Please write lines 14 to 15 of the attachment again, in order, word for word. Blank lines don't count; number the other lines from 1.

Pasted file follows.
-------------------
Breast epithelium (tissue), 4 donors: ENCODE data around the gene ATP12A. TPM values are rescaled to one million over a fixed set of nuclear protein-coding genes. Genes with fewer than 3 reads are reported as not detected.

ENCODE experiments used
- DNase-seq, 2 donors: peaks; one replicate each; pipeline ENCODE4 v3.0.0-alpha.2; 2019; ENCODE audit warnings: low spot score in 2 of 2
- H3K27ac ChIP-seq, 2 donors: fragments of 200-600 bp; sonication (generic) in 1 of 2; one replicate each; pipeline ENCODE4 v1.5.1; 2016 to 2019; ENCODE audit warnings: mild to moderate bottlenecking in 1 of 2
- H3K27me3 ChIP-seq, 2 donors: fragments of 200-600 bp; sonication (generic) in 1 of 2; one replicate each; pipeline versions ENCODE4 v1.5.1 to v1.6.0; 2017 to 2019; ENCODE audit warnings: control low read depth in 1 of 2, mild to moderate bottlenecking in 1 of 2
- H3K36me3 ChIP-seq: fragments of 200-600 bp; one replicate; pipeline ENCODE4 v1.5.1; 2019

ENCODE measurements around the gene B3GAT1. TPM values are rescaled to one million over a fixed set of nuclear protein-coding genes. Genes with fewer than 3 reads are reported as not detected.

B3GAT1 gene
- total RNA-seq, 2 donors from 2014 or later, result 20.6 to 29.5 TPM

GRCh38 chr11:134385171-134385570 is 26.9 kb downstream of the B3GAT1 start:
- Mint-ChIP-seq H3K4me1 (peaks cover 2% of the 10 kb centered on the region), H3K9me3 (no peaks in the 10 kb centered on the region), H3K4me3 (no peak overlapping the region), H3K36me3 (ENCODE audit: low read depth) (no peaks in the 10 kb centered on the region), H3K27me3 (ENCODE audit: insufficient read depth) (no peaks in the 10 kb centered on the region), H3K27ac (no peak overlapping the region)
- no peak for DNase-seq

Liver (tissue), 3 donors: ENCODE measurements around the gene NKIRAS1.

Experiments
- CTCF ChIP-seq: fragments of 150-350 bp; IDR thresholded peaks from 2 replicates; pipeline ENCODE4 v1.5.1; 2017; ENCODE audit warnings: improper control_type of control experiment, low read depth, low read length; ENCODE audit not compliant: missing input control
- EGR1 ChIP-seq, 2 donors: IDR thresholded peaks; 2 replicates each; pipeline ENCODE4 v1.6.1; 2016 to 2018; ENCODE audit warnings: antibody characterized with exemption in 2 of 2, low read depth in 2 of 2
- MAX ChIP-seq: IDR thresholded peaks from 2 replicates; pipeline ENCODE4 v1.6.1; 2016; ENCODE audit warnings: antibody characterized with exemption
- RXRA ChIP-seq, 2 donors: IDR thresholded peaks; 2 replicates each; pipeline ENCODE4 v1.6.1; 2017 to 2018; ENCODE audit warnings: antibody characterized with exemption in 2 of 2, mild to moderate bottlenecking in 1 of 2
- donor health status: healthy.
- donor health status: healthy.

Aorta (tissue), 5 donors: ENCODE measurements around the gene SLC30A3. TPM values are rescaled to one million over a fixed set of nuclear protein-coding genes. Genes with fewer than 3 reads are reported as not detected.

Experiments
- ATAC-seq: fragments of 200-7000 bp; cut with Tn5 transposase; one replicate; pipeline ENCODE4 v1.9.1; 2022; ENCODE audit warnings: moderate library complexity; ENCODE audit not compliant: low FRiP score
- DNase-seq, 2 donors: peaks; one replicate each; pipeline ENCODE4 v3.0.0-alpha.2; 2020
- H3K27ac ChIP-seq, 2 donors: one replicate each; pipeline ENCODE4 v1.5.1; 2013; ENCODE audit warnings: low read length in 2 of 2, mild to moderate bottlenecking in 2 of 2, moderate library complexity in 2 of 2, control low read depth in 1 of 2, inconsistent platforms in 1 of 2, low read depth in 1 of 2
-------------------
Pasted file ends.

Experiments
- CTCF ChIP-seq: fragments of 150-350 bp; IDR thresholded peaks from 2 replicates; pipeline ENCODE4 v1.5.1; 2017; ENCODE audit warnings: improper control_type of control experiment, low read depth, low read length; ENCODE audit not compliant: missing input control